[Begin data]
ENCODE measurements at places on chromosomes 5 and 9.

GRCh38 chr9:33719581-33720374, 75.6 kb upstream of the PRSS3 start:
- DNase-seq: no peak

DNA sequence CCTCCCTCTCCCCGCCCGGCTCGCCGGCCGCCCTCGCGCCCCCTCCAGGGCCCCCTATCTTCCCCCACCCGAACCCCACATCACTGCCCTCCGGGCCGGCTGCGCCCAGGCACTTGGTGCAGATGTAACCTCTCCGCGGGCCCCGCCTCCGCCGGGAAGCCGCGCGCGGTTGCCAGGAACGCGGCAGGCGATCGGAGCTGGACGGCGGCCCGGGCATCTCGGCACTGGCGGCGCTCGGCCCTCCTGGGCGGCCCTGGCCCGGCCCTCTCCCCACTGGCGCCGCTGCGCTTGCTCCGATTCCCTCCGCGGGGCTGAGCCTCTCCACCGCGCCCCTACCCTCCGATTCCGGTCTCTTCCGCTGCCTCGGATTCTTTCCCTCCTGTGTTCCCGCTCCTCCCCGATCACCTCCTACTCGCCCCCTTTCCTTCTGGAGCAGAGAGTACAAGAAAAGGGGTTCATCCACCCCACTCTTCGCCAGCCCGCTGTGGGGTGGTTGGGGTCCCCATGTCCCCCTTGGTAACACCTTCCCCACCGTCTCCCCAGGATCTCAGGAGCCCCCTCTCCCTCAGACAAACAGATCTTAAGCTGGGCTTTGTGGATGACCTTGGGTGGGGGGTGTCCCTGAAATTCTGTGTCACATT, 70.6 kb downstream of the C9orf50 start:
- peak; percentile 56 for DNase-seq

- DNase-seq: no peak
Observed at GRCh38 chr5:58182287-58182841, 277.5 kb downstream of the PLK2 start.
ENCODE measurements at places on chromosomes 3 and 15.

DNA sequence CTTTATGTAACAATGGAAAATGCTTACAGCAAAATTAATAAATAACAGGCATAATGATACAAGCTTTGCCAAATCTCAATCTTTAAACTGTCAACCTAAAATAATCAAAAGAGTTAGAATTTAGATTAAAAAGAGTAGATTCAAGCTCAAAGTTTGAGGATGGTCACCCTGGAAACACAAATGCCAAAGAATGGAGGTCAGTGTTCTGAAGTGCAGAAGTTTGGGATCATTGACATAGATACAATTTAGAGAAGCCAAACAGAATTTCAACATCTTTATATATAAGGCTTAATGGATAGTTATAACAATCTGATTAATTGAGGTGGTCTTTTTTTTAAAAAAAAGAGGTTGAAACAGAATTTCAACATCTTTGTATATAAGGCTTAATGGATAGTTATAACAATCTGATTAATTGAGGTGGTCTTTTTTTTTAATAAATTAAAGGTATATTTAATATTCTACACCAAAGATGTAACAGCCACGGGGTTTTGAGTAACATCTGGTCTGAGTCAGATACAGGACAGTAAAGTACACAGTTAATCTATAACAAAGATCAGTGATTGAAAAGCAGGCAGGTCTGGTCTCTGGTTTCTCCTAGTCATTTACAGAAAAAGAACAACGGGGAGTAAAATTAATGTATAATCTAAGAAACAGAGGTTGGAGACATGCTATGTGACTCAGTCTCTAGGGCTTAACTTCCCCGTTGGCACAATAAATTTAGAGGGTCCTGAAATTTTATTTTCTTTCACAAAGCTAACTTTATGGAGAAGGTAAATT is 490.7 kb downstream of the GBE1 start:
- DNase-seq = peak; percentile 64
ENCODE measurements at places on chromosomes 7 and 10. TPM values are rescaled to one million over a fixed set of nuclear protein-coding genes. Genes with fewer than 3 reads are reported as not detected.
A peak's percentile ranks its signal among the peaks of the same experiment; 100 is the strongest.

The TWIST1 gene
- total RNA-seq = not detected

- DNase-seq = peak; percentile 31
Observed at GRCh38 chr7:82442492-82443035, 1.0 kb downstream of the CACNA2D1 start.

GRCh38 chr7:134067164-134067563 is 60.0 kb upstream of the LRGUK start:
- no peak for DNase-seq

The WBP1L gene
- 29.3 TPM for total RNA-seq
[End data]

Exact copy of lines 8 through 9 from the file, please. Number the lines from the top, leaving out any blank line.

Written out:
ENCODE measurements at places on chromosomes 3 and 15.

DNA sequence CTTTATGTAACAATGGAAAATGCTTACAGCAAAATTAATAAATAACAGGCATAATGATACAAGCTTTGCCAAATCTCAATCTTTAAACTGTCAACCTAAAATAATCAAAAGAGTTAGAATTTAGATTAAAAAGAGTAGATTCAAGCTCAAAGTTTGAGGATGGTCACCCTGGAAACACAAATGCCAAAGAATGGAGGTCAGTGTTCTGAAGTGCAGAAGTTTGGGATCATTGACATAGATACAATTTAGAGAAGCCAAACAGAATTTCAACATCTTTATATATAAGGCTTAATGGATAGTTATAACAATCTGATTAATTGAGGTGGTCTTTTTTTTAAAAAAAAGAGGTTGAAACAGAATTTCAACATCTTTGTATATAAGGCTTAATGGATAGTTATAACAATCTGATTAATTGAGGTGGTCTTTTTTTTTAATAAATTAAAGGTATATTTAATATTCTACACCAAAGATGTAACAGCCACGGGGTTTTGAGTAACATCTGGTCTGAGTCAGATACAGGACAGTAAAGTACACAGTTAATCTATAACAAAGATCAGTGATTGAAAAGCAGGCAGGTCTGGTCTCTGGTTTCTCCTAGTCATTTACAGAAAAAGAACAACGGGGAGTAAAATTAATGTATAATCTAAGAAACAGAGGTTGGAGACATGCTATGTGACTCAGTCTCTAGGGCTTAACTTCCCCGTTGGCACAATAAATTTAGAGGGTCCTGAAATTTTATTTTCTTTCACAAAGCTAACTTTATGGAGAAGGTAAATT is 490.7 kb downstream of the GBE1 start: